Six years into a court battle over the estate of the late British tycoon Richard Crawford, the affected parties seem to have softened their stance.
Former workers, family members and business partners are locked in a vicious fight for the control of the Sh74 million estate left behind in 2014.
Ms Sarah Joselyn, who was Crawford’s secretary and Mr Stephen Ngatia, a member of his adopted family, have agreed to settle the dispute out of court. They will withdraw a case challenging the confirmation of the grant.
Ms Joselyn, who filed the succession case before a Nakuru court in 2015, had sought to be confirmed the administrator of the estate before her petition was challenged by Mr Ngatia.
The businessman alleged that the case was filed using forged documents.
A will purportedly written by Crawford on January 9, 2009, which Ms Joselyn produced in court, indicated that the tycoon had appointed her the executor and given her the entire estate.
Following Mr Ngatia’s objection, the grant was suspended on January 20, 2017, pending hearing and determination of the application. Four three years later, the parties were still trying to establish the authenticity of the documents.
The case later mutated into a criminal matter, where Ms Joselyn was arrested and charged with forgery of the documents. She was charged with forging Crawford’s will and uttering them before the Nakuru High Court registry with an intent to defraud his wealth.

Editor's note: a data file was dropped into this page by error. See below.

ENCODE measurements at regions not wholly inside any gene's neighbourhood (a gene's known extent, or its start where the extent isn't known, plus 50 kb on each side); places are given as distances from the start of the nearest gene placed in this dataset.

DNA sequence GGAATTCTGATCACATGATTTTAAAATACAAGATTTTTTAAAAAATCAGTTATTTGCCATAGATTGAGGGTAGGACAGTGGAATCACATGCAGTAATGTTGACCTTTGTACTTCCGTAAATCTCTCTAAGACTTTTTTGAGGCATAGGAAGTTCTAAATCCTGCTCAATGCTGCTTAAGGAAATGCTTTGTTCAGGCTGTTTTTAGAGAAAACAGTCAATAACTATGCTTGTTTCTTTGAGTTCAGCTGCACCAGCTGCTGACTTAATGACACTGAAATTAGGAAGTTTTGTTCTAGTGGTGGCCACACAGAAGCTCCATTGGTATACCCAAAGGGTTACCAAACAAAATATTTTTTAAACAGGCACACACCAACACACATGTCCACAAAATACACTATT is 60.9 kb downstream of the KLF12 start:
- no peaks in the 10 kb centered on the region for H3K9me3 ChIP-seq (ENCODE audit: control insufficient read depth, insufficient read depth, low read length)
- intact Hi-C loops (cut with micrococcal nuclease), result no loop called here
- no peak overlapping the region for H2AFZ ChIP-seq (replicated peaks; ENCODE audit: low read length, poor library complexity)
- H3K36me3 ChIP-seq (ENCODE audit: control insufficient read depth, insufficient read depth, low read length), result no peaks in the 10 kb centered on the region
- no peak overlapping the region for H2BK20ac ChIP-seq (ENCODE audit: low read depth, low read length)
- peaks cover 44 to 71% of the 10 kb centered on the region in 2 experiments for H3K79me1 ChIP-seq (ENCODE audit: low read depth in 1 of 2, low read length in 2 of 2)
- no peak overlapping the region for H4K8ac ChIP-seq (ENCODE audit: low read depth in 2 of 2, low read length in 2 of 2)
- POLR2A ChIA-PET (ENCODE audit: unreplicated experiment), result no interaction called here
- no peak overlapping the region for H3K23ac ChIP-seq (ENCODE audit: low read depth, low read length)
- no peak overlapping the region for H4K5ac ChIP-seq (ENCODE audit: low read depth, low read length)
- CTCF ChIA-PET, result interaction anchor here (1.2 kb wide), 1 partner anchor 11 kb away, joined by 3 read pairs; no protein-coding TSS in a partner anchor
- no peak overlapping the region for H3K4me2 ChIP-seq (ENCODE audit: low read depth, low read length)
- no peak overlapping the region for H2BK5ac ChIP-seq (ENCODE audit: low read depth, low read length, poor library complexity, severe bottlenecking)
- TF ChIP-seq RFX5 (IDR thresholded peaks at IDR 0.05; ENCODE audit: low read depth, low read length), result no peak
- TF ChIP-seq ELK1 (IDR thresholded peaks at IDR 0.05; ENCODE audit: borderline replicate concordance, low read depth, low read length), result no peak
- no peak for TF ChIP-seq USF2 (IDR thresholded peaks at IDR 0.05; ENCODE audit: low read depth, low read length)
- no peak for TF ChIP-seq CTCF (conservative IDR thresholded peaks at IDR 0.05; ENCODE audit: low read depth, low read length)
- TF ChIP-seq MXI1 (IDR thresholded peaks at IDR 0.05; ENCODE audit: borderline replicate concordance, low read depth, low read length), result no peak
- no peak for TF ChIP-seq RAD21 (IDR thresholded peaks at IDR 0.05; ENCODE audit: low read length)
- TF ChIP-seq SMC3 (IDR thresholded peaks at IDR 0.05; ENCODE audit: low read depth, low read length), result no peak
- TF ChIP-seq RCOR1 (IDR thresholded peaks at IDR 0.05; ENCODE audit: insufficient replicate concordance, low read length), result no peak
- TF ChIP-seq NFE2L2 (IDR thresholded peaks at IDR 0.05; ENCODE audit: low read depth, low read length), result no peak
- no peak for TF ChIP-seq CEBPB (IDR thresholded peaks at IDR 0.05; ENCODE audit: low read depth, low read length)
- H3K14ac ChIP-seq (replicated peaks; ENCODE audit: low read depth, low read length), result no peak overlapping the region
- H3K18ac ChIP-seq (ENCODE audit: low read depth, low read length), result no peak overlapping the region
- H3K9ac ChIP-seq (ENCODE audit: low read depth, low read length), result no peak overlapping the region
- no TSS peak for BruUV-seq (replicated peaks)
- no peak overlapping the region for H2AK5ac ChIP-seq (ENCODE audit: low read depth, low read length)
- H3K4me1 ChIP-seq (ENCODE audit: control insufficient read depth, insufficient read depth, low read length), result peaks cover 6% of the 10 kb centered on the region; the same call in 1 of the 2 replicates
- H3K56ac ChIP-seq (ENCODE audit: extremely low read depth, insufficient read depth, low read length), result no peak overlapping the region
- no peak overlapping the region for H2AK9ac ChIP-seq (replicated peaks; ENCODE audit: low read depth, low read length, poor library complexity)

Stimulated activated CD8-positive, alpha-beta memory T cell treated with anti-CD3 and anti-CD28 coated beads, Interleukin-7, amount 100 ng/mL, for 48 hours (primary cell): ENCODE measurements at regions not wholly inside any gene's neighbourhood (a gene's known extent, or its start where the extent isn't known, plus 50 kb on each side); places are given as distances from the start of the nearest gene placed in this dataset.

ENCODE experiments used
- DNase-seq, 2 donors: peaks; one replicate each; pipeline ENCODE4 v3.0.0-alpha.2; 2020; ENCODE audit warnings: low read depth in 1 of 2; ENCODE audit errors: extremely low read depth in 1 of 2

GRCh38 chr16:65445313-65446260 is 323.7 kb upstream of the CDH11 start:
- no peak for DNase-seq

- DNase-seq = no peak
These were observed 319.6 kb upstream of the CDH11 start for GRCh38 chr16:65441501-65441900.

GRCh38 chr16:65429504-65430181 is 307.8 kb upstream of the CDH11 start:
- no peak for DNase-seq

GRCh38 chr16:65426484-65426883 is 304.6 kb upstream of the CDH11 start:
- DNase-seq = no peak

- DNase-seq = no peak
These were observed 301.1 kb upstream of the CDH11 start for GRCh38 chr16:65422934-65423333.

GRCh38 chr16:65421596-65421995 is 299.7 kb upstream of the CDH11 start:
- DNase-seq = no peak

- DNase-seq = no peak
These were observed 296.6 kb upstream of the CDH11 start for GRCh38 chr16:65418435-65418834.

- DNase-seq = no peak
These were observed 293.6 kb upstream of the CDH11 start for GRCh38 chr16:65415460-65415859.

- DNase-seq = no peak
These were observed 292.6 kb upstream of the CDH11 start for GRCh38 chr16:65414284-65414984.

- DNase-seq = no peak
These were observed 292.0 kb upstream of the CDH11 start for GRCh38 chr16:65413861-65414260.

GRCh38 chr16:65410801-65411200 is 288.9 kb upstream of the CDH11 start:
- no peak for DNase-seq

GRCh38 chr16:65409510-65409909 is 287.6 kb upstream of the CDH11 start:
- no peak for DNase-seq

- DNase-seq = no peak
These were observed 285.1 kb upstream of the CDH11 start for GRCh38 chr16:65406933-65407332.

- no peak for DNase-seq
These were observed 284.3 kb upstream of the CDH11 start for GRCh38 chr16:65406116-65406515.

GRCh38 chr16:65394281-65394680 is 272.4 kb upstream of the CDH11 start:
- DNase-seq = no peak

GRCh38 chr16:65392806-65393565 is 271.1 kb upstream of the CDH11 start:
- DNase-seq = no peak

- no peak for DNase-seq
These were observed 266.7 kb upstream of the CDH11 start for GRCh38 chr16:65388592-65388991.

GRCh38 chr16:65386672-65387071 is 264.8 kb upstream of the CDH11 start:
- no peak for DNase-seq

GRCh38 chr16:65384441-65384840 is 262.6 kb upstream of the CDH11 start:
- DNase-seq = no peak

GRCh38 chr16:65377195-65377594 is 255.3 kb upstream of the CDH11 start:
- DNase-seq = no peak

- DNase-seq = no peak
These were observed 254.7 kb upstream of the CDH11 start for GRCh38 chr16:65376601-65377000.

The prosecution had claimed that Ms Joslyn authored a Power of Authority document on August 14, 2008, which he purported to be a genuine document allegedly written by Crawford in the witness of one Caroline Shilaho of Shilaho and Company Advocates.
She, however, challenged the criminal proceedings at the High Court and sought to have them quashed.
During the same period, former Crawford’s farm workers came forward with hopes of getting a piece of the tycoon’s estate, arguing that they had been promised some shares. Mr Wycliffe Waita, who claimed to be a former employee, sought to be enjoined in the matter.
Justice Teresia Matheka allowed the withdrawal of the application by Mr Ngatia. She also vacated the orders issued by Justice Anthony Ndungu last year to suspend the grant of probate.
“The parties having agreed to withdraw the matter, the application dated January 18, 2017 is hereby marked as withdrawn,” ruled Justice Matheka.
Crawford arrived in Kenya in the 1950s and settled in Mwariki Estate, where practiced horticulture and kept pet animals, including dogs and donkeys. He founded the Blue Cross Kennels.
The tycoon died after suffering from Parkinson’s disease.